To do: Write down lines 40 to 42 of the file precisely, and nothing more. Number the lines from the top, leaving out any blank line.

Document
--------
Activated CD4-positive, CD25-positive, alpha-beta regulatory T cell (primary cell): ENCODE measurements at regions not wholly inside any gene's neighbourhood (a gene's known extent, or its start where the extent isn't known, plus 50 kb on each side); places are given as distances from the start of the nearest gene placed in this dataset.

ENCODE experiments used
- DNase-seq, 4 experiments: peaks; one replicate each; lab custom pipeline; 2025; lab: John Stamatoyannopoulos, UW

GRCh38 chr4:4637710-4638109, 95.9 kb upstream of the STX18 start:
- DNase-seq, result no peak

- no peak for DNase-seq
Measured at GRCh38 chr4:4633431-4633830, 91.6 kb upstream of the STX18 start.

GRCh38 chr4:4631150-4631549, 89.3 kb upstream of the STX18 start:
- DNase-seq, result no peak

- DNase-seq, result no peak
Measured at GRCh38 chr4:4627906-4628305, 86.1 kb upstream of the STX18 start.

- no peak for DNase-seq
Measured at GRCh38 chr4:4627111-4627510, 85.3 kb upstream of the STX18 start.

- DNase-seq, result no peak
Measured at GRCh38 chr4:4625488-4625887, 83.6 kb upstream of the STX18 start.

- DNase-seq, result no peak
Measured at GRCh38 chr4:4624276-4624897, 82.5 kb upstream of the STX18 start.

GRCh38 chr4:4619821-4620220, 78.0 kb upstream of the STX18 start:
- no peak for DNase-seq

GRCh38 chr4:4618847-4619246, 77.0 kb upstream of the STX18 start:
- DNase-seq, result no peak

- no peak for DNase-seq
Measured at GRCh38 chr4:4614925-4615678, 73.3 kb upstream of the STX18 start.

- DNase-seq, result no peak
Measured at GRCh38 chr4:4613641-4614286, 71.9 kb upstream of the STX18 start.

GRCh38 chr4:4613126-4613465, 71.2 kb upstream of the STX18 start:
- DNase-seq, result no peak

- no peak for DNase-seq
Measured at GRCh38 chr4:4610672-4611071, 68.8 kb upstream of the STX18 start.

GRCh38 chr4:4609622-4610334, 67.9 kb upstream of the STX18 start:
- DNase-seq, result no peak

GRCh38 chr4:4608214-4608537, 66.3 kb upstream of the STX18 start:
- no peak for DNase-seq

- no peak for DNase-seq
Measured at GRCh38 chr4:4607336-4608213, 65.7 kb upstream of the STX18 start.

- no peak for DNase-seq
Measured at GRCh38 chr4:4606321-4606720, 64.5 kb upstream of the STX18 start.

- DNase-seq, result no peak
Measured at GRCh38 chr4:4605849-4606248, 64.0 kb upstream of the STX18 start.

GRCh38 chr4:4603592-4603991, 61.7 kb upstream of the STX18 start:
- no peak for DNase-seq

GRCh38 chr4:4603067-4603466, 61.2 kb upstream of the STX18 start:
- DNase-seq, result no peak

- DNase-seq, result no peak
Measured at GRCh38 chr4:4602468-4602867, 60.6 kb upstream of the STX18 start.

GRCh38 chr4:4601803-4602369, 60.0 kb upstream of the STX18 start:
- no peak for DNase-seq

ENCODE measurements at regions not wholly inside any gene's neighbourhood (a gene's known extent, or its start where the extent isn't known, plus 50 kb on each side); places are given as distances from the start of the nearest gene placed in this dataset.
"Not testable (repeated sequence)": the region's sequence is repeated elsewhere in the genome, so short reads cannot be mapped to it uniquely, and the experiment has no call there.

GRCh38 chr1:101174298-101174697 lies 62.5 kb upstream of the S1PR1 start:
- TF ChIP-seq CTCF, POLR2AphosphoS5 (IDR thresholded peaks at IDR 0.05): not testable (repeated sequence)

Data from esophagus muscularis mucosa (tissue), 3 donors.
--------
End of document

GRCh38 chr4:4603592-4603991, 61.7 kb upstream of the STX18 start:
- no peak for DNase-seq

GRCh38 chr4:4603067-4603466, 61.2 kb upstream of the STX18 start: